The Mandatory Tony Soprano Guide For Guys Giving Therapy a Try (In Honor of Mental Health Awareness)
As Mental Health Awareness month comes to a close, we’d like to say thank you to our emotional support pony, our jumbo jar of spirulina, and of course, our new therapist Wendy.
After a grueling year of lockdowns, financial hardships, tested relationships, and watching the world-at-large act like a dickhead, our mental health has taken a hit. But through it all, we’ve been given a chance to reexamine what’s really important and come to the realization that our own mental health is one key to a better world.
But let’s be honest: Therapy was not an easy pill to swallow. We fought it tooth and nail. But like a naked cold-plunge in our neighbor’s backyard ice tub, the experience ended up being incredibly rejuvenating despite initially making us want to curl up and die.
So in honor of this special month where mental health takes front and center, we’re celebrating those brave souls who have ventured forth into the dreaded cold-plunge of therapy (and those who need a nudge to jump in) with The Tony Soprano Guide For Guys Giving Therapy A Try.
Cover Photo: HBO
Feeling Less Than Stellar
Just like athletes need a trainer, mental health takes work. If you're like us and have eaten the mental equivalent of 12 jelly donuts a day since the start of quarantine, you might be waking up feeling a bit sluggish too.
Taking Your Issues Out on Others
The little seed of ennui grows into a bigger problem, manifesting itself in various ways. Before long, it can lead to unwanted actions (and reactions).
Asking a Friend
Friends are great for everything but good advice. If we had a dime for every time our buddies told us to go out and get laid to solve our problems we'd have at least enough for two hotdogs. Time to consider a professional.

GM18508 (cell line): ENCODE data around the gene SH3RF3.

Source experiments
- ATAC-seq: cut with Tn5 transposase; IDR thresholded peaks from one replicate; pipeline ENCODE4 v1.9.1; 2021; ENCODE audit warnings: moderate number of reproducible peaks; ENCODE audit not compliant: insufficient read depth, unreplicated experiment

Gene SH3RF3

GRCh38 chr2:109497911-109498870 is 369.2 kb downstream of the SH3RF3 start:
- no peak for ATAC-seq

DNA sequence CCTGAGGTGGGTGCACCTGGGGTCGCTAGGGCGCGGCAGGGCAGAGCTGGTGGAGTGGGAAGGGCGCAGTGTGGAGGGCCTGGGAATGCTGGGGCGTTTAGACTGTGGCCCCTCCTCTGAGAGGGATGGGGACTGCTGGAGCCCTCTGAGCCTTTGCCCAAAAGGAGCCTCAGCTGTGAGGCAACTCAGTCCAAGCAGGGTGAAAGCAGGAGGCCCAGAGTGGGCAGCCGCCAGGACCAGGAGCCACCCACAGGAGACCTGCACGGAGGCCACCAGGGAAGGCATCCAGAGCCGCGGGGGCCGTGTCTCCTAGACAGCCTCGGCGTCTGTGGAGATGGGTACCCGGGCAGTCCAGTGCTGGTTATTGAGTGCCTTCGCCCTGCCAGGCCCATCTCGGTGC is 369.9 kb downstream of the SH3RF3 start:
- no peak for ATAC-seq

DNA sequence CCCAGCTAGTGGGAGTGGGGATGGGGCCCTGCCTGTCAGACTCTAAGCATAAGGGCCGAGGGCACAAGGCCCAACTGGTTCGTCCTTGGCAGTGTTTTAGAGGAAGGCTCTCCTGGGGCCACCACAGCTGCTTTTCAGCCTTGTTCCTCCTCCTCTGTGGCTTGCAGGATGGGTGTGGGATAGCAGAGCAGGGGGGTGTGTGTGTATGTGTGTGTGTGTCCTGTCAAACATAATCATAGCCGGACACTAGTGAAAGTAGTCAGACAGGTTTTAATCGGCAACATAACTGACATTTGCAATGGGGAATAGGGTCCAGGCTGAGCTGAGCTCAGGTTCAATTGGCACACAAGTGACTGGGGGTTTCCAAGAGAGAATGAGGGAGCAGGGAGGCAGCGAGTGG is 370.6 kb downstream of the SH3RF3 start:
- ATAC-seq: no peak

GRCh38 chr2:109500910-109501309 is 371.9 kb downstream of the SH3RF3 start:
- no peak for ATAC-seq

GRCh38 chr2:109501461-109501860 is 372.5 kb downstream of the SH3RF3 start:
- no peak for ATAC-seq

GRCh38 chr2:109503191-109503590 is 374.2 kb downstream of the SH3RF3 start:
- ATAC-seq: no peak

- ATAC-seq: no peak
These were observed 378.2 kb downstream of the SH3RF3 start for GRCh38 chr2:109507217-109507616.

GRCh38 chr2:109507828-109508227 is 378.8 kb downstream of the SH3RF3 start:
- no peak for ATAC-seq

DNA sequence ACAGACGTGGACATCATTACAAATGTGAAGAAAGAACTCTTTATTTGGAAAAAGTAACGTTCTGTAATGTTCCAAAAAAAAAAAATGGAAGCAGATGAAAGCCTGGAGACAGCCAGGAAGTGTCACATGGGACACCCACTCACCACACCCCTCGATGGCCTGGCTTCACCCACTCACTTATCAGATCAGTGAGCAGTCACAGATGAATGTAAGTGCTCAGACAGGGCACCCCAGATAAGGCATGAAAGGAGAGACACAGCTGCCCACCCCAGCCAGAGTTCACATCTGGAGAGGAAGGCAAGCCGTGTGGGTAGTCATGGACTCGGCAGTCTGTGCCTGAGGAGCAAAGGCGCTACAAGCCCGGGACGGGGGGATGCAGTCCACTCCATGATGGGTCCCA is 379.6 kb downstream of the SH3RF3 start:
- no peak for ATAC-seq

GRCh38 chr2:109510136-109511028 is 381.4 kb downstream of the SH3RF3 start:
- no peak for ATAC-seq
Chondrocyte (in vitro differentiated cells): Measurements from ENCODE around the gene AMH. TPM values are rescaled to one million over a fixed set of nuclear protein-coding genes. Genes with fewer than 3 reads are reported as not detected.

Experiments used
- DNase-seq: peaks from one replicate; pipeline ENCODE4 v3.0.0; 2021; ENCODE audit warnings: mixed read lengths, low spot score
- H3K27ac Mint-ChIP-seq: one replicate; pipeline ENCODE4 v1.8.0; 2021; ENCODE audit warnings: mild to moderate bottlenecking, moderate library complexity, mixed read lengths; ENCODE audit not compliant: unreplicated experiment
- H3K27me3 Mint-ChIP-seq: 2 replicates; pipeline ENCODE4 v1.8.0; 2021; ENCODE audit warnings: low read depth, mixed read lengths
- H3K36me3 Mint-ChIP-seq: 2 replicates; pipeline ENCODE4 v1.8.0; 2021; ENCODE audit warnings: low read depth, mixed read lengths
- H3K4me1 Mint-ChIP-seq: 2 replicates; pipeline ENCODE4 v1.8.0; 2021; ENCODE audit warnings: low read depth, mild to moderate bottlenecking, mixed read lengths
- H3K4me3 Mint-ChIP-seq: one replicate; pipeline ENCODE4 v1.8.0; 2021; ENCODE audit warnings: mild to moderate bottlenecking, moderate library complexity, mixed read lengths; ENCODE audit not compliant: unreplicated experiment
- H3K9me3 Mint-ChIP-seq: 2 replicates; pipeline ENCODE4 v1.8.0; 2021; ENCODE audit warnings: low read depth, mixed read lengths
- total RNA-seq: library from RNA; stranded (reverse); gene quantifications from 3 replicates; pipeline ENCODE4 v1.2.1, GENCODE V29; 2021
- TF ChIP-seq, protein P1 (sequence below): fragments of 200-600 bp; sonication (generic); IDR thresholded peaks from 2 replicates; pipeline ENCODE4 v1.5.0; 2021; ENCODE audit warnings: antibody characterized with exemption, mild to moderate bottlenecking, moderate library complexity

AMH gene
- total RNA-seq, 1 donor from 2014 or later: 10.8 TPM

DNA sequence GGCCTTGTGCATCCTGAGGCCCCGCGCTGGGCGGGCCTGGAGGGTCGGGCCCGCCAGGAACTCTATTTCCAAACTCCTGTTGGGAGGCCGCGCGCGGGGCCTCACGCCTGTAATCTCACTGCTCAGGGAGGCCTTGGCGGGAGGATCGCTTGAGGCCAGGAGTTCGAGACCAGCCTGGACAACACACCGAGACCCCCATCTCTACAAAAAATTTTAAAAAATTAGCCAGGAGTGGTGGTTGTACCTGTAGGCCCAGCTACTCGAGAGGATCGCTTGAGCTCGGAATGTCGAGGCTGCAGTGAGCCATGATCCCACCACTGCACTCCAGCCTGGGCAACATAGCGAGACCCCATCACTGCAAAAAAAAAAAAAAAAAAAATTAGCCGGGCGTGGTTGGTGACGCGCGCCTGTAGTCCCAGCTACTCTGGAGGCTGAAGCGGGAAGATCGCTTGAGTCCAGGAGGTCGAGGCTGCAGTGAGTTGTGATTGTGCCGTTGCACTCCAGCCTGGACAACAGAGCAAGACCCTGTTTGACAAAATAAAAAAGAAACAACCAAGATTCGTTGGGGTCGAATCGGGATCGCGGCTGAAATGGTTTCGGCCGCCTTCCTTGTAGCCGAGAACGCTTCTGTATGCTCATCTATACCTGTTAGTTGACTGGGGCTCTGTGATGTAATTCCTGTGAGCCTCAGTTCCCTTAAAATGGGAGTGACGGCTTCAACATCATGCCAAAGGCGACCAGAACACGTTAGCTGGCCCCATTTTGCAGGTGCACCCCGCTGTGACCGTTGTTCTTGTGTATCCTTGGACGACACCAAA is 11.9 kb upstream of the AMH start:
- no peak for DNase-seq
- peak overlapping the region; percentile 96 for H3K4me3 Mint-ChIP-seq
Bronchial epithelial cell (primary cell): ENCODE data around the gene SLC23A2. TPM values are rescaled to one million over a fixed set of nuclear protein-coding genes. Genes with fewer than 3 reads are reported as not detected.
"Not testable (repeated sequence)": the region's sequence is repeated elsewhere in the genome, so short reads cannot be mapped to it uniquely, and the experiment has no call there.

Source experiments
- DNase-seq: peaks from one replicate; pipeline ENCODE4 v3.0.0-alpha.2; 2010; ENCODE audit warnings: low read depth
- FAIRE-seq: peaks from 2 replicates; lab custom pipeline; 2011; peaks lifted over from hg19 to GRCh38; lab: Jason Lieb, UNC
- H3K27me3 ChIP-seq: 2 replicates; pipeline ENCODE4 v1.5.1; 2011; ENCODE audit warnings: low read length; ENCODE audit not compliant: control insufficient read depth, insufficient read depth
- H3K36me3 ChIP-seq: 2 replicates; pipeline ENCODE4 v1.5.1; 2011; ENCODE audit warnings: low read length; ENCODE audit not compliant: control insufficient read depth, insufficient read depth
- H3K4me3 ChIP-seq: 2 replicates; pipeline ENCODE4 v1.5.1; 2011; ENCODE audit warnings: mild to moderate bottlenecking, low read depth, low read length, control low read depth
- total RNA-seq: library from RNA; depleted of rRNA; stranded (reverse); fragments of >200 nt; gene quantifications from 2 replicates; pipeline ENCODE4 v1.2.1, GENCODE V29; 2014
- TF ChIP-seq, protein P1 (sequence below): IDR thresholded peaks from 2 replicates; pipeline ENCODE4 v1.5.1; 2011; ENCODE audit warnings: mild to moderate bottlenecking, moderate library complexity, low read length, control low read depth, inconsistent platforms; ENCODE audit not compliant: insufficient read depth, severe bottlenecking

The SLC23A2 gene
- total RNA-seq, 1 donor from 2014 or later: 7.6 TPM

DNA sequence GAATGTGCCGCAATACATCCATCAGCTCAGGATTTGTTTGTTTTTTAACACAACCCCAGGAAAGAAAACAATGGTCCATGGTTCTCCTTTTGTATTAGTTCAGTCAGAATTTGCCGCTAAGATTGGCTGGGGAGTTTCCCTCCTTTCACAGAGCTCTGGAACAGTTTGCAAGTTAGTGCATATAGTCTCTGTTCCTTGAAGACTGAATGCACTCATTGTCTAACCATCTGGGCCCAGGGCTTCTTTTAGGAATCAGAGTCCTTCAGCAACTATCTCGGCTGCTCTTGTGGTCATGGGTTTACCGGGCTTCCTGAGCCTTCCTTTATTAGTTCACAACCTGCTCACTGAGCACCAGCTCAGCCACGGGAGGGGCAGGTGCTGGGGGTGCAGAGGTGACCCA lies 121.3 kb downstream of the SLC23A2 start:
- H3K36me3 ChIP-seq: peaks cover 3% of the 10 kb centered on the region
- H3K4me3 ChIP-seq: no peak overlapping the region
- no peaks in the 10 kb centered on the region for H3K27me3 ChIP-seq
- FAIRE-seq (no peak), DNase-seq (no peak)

Before Your First Session
So someone proposes seeing a therapist. A shrink. A mind-quack. It doesn't sit right with you, but you figure, what the hell? How many more times are you going to faint while grilling kielbasa before you go out on a limb here?
It's normal to be resistant at first. Initial thoughts range from: What's the point? This person can't outsmart me? There's nothing wrong with me anyway? A good therapist won't mind you clamming up and sitting in judgment. They'll be patient and wait for you to come out of your shell.
Finding the Right Therapist
One of the keys to good therapy is finding the right match. Not only do you want someone well-qualified and insightful, but you deserve a person you respect and feel comfortable opening up to. Insurance may be limiting with in-network policies, but even within this framework, it's important to play the field until you find the right therapist for you.
It may take three minutes or it may take three months. But eventually, you'll feel comfortable enough to open up about what's eating you. When this happens, the real work can begin.
Riding the Ups and Downs
As you start to unpack what's on your mind and dig at the root of your issues, there's always a rough patch to weather. It takes time to adjust to new revelations and put into action the mental health skills you're beginning to learn. Just keep sailing, you'll get to where you need to go.
Asking Big Questions
Therapy has a way of contextualizing your life by asking where you come from and why you are who you are. Long-forgotten imprints of your personality will be examined to find out where your mental patterns first began. Answering these big questions will demystify the big issues that gnaw away at us.
Working Through Emotional Turmoil
There will undoubtedly be bad sessions. as you dredge things up you'd rather not talk about. It will probably make you want to quit going to therapy. But stay with it. Coaxing the fragile and deep-seated parts of yourself into the light will help you see them for what they really are so you can master them.
Yep. Gaining control of your issues feels pretty great. Knowing the what, the why, and the how of them - combined with the tools to rewrite negative patterns of behavior - will free up so much misspent energy you can now spend on way better things.
Don't waste time looking for a quick fix. Therapy is a long-term commitment. It takes time to reach a quantum change in your psychology and lay a new foundation to build upon. Like an oil change on your car, routine maintenance is a way to keep your mental health purring through all the many beautiful miles you'll travel in your life ahead.
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